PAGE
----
37 F.R.D. 215 (S.D.N.Y. 1965), United States v. Cowan
|Citation:||37 F.R.D. 215|
|Opinion Judge:||WEINFELD, District Judge.|
|Party Name:||UNITED STATES of America, v. Robert W. COWAN, Defendant.|
|Attorney:||Robert M. Morgenthau, U.S. Atty., for the Southern Dist. of New York, New York City, for United States, Robert L. Latchford, Asst. U.S. Atty., of counsel. Irving Younger, New York City, for defendant.|
|Case Date:||April 14, 1965|
|Court:||United States District Courts, 2nd Circuit, Southern District of New York|
Prosecution for unlawful possession of property stolen from interstate commerce. The defendant filed a motion to suppress certain items of personal property as evidence. The District Court, Weinfield, J., held that failure of United States Commissioner to afford defendant a preliminary hearing within reasonable time did not entitle defendant to dismissal of indictment where scheduled preliminary hearings were adjourned by government in absence of and without consent of defendant and without action by commissioner but defendant who was being held as a state parole violator was not prejudiced by lack of timely hearing which he made no effort to secure.
The defendant, charged with unlawful possession of property stolen from interstate commerce, moves under Rule 41(e) of the Federal Rules of Criminal Procedure to suppress as evidence two pieces of baggage, some clothing and certain personal articles. He advances two grounds: First, violation of his Fourth Amendment right in that the items were searched and seized without his consent while in the physical possession of another, when the investigators had no warrant and had made no arrest; second, violation of his right to a preliminary hearing before the United States Commissioner, as required by Rule 5(c) of the Federal Rules of Criminal Procedure, he not having waived his right thereto.
Testimony was taken with respect to the issues which developed the following:
On March 23, 1963 the defendant, under the name Robert Kelly, registered at the Sutton East Hotel in mid-Manhattan and was assigned Room 503 on a daily
basis. He was in arrears in the payment of rent by March 27. On March 28 the hotel manager, upon learning the room had been unoccupied the previous night, plugged the lock. On March 29 the room still was unoccupied and unpaid for; thereupon the manager entered the room, placed the guest's personal effects into open suitcases, and removed the bags, seven in all, to the hotel office.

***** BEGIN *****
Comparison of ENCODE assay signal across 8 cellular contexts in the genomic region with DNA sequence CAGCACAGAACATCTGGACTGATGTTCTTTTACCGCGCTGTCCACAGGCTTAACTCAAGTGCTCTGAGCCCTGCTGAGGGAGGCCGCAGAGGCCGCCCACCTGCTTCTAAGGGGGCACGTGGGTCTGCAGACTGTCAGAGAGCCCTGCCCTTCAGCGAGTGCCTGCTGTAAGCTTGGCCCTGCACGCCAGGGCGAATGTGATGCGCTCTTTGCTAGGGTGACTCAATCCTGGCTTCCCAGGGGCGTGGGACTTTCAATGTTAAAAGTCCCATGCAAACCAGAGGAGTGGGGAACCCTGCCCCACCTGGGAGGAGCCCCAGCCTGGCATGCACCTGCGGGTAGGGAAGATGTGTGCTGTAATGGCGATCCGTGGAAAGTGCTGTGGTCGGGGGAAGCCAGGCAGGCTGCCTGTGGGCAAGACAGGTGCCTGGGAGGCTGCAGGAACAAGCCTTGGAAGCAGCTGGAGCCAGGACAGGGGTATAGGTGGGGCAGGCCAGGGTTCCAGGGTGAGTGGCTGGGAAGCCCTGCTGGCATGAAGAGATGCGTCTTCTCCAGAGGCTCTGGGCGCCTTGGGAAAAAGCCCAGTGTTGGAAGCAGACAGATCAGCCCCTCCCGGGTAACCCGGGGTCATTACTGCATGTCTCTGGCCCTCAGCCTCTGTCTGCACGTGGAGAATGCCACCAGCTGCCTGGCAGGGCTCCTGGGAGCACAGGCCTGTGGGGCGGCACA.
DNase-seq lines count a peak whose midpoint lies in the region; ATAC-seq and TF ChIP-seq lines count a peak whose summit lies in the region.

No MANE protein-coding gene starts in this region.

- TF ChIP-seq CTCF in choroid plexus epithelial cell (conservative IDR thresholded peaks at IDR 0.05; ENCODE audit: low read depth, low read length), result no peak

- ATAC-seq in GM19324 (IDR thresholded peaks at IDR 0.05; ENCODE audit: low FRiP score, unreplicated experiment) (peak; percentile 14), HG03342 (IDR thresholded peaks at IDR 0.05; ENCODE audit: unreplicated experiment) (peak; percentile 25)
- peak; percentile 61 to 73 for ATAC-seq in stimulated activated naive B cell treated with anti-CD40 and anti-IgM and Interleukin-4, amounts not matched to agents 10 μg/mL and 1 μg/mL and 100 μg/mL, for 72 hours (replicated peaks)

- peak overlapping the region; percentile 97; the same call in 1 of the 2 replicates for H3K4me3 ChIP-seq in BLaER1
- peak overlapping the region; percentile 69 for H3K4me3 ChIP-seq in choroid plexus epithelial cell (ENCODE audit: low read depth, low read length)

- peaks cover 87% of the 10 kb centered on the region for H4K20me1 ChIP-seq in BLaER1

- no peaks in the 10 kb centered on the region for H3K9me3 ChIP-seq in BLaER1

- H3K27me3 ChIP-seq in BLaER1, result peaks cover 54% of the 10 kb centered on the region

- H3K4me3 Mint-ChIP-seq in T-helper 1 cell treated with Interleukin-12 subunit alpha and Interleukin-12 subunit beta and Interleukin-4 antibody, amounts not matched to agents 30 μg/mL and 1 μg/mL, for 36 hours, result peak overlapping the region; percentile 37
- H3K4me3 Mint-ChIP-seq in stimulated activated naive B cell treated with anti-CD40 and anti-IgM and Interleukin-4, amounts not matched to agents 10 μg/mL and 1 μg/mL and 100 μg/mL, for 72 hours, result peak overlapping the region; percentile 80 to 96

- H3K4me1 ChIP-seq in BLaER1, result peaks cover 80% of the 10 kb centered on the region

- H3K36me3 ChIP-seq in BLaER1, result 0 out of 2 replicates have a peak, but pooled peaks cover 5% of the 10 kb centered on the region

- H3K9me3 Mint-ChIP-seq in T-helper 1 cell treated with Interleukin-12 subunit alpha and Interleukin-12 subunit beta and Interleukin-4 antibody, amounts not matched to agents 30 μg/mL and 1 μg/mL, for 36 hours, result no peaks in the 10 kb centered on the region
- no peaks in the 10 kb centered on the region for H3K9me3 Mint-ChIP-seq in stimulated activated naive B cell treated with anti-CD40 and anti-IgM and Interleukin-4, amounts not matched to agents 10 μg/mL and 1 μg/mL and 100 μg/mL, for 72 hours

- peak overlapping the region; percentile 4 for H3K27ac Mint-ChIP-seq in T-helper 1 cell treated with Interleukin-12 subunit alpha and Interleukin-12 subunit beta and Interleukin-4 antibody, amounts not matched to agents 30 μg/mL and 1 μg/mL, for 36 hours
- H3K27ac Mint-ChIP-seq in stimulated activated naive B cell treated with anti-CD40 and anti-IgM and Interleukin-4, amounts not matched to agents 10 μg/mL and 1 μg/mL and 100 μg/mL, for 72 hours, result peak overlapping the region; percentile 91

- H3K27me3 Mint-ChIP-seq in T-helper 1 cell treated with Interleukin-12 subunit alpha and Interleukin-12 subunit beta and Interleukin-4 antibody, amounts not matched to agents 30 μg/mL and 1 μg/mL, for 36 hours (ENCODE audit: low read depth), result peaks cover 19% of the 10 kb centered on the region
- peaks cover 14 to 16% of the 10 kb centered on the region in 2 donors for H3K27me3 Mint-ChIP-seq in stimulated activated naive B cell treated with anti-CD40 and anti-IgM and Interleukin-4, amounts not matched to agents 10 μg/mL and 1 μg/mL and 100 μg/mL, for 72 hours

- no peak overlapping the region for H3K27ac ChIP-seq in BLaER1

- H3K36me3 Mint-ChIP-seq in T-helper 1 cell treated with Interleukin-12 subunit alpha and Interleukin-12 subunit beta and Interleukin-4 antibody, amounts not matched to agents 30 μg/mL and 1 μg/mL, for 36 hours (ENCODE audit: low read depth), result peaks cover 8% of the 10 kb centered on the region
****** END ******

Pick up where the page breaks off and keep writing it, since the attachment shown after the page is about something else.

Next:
Later that day Federal agents, who several days earlier had received information that a Robert Kelly living at the Sutton East Hotel was trying to sell items stolen from Idlewild International Airport, called upon the hotel manager. With the manager's consent the agents— who had no warrant— examined the contents of the unlocked bags which had been removed from Room 503. Upon checking certain identifying marks with the airlines, the agents had probable cause to believe that some of the items Kelly had left behind in Room 503 had been stolen from Idlewild. He was not arrested until April 8.
The defendant concedes that at the time of the search by Federal agents he had already been evicted from his room and the hotel had acquired a lien on the baggage for unpaid rent.1 He argues, however, that the hotel manager's interest was limited, that his right to examine the bags in order to comply with the statutory requirement of public notice before sale2 did not empower him to consent to their search by others, any more than his unquestioned right to inspect the room of a paid-up guest empowers him to consent to its search by police.3
This argument has three flaws. First, at the time of the search the defendant, by reason of nonpayment of rent, had already forfeited his right to possession of the bags; when the hotel exercised...
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